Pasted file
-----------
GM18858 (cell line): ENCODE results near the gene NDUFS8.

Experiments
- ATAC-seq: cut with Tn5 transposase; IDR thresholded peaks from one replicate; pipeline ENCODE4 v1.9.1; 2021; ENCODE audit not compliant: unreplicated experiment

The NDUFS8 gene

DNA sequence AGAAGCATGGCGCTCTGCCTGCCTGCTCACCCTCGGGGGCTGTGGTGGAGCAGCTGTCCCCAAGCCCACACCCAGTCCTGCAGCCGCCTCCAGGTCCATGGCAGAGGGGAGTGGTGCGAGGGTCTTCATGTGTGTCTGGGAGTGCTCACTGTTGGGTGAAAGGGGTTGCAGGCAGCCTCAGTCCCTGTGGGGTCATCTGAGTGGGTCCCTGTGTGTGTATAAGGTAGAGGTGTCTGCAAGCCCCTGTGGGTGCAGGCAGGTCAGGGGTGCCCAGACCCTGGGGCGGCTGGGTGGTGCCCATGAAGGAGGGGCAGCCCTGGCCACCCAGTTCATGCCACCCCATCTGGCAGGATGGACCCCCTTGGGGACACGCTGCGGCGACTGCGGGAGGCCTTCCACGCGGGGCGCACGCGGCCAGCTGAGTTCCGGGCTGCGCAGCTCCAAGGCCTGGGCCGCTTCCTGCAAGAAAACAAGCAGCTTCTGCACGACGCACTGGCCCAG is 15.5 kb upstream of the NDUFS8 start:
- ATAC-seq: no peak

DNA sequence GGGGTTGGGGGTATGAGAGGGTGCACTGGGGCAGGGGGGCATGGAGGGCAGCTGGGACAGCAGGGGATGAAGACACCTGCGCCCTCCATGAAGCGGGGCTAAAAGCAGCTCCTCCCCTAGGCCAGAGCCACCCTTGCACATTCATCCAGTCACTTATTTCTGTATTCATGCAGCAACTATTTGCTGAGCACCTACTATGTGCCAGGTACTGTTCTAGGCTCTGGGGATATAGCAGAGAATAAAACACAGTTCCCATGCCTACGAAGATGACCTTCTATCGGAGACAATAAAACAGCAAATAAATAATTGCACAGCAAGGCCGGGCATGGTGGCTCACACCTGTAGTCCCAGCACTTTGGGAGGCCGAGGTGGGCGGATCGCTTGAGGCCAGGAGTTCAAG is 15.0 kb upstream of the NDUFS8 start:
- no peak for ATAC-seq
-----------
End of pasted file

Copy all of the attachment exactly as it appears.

GM18858 (cell line): ENCODE results near the gene NDUFS8.

Experiments
- ATAC-seq: cut with Tn5 transposase; IDR thresholded peaks from one replicate; pipeline ENCODE4 v1.9.1; 2021; ENCODE audit not compliant: unreplicated experiment

The NDUFS8 gene

DNA sequence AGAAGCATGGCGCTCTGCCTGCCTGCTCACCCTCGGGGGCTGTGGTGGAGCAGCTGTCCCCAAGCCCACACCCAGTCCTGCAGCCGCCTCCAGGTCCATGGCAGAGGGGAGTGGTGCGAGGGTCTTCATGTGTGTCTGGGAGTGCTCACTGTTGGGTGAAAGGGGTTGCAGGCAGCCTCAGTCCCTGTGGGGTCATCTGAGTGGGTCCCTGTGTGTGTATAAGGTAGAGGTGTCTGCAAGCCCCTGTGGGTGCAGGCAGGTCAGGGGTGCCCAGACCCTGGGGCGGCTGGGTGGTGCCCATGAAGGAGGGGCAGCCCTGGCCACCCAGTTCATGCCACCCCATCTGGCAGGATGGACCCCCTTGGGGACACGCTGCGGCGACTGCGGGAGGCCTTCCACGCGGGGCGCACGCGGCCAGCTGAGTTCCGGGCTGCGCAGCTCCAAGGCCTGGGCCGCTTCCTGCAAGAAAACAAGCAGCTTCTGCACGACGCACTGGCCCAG is 15.5 kb upstream of the NDUFS8 start:
- ATAC-seq: no peak

DNA sequence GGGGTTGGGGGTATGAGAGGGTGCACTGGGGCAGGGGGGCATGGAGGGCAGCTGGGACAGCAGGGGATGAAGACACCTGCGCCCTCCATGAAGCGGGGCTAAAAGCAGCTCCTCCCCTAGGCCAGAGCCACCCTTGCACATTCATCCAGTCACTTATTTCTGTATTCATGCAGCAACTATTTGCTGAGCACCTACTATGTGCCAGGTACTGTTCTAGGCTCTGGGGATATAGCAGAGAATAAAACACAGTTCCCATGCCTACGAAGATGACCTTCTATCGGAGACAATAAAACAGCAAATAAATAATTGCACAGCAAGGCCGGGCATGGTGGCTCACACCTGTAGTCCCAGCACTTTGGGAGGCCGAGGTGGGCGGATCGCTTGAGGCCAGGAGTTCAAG is 15.0 kb upstream of the NDUFS8 start:
- no peak for ATAC-seq